Tuesday, May 07, 2013
I feel like I'm surrounded by people who each have an incredible story to tell, who have each triumphed over numerous small and large obstacles in their path. The more I get to know them, the more I am impressed by what they have faced to get where they are today. I got the opportunity to do a wonderful ride this weekend with a group of friends (more on that in another post), but what I took away from it was just what a journey it is for each of them.
For me, the week has been an accumulation of small victories. Nothing big or important. Not even big enough to merit a Facebook post for the most part. Just little things that give me faith in my own journey. In my Wing Chun class, I was able, for the first time, to complete 1,000 straight punches without having to stop and rest my arms. That means two things: one is that my conditioning is better, and two, that I have been able to hold better technique and punch from my core instead of my arms or shoulders. Although I am still very much a newbie in this martial art, it has, for the first time, started to give me glimmers of fluidity. One drill feels a little bit easier here, another technique flows better there. Once in awhile, our instructor walks by and just nods instead of coming over to correct. Just little glimpses, but it's a start.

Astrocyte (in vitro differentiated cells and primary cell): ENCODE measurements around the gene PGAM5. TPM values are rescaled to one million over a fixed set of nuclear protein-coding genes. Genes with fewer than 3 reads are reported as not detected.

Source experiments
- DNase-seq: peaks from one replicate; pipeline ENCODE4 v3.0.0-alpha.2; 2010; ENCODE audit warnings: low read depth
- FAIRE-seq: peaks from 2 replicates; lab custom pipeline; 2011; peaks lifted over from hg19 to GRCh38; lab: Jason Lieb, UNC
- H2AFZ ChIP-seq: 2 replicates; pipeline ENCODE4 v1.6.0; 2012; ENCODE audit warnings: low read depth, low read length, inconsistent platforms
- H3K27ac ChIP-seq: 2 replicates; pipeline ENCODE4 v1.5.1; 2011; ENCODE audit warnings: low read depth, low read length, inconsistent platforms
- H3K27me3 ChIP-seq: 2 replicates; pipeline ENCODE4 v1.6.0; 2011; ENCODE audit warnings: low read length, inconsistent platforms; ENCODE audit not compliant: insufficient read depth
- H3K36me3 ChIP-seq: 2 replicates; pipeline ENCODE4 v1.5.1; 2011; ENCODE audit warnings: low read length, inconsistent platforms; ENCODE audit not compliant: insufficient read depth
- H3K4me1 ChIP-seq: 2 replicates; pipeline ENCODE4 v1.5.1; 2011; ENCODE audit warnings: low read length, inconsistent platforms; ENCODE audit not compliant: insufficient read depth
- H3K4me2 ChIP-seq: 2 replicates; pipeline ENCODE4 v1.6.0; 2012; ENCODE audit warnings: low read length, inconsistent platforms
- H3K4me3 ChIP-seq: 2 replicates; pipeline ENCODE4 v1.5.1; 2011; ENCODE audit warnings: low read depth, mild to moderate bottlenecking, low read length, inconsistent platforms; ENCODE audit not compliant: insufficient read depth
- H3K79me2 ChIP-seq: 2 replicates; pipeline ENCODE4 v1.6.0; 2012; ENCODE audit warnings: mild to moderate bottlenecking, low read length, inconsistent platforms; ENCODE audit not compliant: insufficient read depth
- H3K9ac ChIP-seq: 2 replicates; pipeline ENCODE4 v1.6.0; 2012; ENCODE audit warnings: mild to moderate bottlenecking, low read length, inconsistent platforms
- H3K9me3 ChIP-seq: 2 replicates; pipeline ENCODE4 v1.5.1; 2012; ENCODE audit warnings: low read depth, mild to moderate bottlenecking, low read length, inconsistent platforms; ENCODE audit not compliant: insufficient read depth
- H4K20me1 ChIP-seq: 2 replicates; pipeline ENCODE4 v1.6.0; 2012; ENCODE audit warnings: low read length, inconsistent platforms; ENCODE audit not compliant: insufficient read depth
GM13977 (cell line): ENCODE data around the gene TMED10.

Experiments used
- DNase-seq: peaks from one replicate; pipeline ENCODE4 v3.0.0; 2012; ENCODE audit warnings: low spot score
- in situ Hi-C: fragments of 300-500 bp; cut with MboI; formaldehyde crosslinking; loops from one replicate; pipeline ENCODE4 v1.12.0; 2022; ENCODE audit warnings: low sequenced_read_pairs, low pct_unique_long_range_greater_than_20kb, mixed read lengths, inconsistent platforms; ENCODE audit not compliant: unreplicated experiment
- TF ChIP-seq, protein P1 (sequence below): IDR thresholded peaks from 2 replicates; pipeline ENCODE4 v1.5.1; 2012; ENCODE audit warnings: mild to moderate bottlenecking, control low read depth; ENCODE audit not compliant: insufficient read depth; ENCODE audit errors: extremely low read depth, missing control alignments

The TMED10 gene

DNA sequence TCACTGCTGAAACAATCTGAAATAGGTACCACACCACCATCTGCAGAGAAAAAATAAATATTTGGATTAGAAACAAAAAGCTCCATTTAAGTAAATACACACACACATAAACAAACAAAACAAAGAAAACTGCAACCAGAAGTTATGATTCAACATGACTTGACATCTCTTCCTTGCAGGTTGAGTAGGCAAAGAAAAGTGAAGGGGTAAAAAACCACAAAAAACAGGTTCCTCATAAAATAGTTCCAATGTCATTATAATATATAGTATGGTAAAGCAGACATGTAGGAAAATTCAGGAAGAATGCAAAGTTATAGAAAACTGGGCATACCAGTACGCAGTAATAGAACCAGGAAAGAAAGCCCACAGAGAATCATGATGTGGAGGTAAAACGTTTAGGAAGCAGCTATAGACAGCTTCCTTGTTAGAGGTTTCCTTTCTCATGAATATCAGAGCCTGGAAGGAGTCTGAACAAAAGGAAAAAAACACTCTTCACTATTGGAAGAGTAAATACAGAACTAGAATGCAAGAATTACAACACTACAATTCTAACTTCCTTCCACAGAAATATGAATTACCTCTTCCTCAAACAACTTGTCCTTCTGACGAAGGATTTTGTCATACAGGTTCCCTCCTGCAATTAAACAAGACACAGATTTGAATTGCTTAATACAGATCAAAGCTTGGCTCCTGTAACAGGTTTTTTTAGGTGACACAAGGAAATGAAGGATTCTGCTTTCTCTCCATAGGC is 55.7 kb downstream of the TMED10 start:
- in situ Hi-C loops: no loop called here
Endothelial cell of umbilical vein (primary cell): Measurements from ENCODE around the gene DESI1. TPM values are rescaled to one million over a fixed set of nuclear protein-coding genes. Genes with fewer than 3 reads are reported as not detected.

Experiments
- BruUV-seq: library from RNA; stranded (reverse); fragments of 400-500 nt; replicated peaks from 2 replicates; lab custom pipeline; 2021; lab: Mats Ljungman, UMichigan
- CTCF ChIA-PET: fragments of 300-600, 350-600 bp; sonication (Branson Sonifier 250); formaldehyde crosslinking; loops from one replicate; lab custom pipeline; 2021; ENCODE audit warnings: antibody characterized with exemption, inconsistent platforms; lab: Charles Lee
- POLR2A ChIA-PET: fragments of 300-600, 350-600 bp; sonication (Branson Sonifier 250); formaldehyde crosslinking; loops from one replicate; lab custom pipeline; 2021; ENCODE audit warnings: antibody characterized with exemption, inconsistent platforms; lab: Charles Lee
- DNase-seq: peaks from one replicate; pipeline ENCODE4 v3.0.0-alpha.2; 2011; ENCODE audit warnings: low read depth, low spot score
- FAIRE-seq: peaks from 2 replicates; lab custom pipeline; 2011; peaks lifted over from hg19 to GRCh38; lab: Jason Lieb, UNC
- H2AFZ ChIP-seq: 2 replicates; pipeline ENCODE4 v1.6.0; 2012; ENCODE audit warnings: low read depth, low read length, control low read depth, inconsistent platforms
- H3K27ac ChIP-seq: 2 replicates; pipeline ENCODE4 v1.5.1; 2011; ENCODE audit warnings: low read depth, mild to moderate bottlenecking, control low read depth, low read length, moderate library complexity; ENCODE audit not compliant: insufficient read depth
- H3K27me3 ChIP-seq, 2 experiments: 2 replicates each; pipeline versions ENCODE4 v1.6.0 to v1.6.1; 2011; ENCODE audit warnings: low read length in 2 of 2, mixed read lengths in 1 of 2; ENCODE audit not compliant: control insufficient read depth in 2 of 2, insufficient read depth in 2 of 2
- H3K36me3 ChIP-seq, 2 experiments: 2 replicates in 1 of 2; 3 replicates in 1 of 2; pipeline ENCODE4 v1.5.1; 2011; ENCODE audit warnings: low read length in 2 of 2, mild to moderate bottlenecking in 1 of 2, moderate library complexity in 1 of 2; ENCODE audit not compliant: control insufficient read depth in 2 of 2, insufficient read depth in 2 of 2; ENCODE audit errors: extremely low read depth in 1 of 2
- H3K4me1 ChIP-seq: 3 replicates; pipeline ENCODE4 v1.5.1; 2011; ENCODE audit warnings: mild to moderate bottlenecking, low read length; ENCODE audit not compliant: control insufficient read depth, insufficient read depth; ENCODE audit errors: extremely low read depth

On another day, I rode my bike up a hill I tackle regularly, and only realized at the top that I had never had to stand up out of my saddle. That's a first, for that hill. Nothing big, but perhaps significant (especially considering how much climbing I'll face in the epic Leadman Triathlon at the end of the summer). At swim practices, I've been able to move up the lane in some sets, not always following, sometimes leading. After several years of injuries, I'm feeling my full fitness return and it feels great.
Whether the sport brings a big triumph or a small moment, it's almost always a benefit to my life. Sometimes on the Paleo or Crossfit blogs, I read about how much endurance training tears you down, wears you out, weakens you. But it's been almost 30 years of this kind of training for me, and it still energizes me, brings me joy. That's a victory in itself.